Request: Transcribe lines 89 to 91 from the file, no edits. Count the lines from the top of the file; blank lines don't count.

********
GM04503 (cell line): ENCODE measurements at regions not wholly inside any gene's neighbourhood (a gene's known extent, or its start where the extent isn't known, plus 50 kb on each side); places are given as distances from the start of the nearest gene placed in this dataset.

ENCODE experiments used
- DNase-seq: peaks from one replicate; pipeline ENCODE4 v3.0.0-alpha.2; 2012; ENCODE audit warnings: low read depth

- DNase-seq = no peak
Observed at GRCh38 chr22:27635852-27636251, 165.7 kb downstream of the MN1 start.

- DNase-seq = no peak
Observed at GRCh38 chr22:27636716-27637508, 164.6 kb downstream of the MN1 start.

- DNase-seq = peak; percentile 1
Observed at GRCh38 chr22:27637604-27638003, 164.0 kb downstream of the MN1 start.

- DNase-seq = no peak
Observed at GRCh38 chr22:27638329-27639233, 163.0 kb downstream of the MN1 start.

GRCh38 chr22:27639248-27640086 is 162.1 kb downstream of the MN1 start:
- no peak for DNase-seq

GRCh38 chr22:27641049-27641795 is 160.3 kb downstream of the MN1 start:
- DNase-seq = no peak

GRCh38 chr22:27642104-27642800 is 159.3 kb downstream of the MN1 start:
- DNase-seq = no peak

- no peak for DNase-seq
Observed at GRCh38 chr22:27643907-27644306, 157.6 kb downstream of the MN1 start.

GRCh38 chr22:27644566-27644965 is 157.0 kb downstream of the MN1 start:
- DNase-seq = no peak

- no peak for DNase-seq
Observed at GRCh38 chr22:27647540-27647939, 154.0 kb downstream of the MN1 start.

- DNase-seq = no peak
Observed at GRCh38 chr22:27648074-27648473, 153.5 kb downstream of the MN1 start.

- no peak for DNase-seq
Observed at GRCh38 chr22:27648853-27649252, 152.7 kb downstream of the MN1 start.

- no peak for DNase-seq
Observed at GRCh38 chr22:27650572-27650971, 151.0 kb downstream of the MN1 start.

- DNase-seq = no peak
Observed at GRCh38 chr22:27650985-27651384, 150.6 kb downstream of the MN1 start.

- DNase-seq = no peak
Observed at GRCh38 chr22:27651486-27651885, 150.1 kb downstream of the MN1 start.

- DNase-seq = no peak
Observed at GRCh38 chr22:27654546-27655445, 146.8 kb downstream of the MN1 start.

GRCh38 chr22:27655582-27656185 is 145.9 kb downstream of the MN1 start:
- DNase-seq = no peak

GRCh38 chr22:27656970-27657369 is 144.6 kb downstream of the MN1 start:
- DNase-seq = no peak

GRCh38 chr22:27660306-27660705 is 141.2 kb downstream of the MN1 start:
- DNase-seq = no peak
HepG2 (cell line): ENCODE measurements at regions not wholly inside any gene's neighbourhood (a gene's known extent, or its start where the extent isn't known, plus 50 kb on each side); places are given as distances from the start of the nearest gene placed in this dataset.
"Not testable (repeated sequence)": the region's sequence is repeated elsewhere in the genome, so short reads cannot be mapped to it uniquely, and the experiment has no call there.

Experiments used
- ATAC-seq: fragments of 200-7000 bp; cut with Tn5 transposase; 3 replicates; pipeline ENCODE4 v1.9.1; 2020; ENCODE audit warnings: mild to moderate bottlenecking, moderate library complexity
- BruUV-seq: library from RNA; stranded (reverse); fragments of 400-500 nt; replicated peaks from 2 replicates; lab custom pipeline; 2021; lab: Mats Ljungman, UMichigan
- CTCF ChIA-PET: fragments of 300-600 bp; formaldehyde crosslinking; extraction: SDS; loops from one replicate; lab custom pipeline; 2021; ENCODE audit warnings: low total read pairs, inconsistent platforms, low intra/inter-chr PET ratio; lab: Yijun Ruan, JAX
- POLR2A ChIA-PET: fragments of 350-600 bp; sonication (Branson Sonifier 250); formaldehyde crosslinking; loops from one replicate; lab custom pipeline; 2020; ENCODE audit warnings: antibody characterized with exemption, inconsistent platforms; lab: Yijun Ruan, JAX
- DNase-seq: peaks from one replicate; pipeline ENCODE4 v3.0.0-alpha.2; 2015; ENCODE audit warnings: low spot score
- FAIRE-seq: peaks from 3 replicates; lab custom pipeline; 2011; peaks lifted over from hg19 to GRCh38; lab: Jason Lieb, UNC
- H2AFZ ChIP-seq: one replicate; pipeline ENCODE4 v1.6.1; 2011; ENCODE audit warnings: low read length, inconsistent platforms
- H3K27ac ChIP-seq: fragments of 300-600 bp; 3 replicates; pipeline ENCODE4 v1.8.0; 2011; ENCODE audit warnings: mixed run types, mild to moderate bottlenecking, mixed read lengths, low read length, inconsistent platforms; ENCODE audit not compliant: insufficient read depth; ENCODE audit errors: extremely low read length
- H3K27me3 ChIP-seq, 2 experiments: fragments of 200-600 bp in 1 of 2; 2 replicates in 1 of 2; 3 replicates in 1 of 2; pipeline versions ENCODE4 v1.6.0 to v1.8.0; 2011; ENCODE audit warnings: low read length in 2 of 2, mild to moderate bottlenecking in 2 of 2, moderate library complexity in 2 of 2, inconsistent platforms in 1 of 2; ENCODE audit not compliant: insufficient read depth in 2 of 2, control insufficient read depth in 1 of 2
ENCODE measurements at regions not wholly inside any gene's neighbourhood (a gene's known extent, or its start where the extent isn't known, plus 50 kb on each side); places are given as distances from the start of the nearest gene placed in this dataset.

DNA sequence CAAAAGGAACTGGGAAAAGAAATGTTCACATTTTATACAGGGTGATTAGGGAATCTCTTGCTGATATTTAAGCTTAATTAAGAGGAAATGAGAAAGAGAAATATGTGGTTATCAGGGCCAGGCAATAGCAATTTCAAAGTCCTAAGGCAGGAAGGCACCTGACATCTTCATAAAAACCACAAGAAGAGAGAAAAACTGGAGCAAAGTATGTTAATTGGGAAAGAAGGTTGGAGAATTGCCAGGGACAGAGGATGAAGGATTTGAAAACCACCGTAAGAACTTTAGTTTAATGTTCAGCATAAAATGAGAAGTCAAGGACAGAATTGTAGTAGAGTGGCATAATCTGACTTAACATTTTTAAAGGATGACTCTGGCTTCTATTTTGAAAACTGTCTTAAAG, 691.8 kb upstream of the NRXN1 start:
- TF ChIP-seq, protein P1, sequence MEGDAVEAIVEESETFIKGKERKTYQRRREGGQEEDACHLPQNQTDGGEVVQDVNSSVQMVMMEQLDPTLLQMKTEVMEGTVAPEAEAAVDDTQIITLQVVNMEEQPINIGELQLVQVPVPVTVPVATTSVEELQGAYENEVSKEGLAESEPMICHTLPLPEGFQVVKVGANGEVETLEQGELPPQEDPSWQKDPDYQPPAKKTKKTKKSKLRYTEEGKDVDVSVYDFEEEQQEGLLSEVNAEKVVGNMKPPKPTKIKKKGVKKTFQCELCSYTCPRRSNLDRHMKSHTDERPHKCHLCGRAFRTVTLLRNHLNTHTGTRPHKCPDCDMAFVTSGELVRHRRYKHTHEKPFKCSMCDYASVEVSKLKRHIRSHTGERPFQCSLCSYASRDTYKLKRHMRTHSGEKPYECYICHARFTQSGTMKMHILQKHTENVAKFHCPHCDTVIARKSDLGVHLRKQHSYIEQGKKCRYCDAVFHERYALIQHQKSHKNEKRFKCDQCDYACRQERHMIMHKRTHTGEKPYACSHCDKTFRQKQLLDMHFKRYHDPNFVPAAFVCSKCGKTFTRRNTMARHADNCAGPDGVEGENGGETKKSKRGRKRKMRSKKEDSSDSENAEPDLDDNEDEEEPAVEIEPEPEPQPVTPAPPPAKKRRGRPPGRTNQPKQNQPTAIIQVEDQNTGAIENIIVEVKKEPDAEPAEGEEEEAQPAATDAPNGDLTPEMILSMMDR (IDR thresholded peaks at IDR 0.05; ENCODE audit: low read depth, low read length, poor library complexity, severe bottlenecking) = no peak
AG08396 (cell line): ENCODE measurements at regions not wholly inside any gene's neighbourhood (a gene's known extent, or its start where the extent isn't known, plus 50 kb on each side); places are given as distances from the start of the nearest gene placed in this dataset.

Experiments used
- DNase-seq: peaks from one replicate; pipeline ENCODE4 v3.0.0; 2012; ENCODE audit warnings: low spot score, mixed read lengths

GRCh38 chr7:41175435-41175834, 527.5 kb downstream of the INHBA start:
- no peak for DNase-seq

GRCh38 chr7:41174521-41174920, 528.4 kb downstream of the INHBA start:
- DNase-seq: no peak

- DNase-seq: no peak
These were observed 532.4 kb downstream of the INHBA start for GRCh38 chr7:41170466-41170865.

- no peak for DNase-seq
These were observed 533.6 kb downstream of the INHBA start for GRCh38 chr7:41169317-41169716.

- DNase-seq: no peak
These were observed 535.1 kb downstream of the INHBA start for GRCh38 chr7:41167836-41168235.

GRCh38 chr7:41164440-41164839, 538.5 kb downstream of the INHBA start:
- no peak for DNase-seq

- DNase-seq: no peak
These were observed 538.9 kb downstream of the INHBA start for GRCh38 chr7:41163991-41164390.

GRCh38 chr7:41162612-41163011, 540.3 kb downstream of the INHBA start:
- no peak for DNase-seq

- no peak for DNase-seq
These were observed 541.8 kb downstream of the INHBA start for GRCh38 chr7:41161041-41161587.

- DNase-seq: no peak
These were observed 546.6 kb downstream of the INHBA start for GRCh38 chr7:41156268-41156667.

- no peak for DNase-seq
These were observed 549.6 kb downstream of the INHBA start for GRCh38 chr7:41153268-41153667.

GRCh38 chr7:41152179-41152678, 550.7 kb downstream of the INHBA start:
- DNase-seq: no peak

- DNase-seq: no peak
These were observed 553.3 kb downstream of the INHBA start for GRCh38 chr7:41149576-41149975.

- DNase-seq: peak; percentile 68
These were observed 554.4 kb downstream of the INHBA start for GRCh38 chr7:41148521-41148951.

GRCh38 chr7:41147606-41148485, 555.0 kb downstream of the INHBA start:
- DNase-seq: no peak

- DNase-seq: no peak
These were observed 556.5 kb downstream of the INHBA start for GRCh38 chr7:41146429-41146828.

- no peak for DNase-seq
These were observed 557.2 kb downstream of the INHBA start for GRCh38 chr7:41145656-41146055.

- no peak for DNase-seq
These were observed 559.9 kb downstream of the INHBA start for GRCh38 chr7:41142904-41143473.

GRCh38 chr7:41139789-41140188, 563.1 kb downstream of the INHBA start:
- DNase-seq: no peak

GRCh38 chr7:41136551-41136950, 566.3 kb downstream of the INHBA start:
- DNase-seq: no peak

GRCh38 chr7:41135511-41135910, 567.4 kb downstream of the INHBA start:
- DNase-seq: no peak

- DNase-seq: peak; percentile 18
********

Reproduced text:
- DNase-seq: no peak

- DNase-seq: no peak
These were observed 556.5 kb downstream of the INHBA start for GRCh38 chr7:41146429-41146828.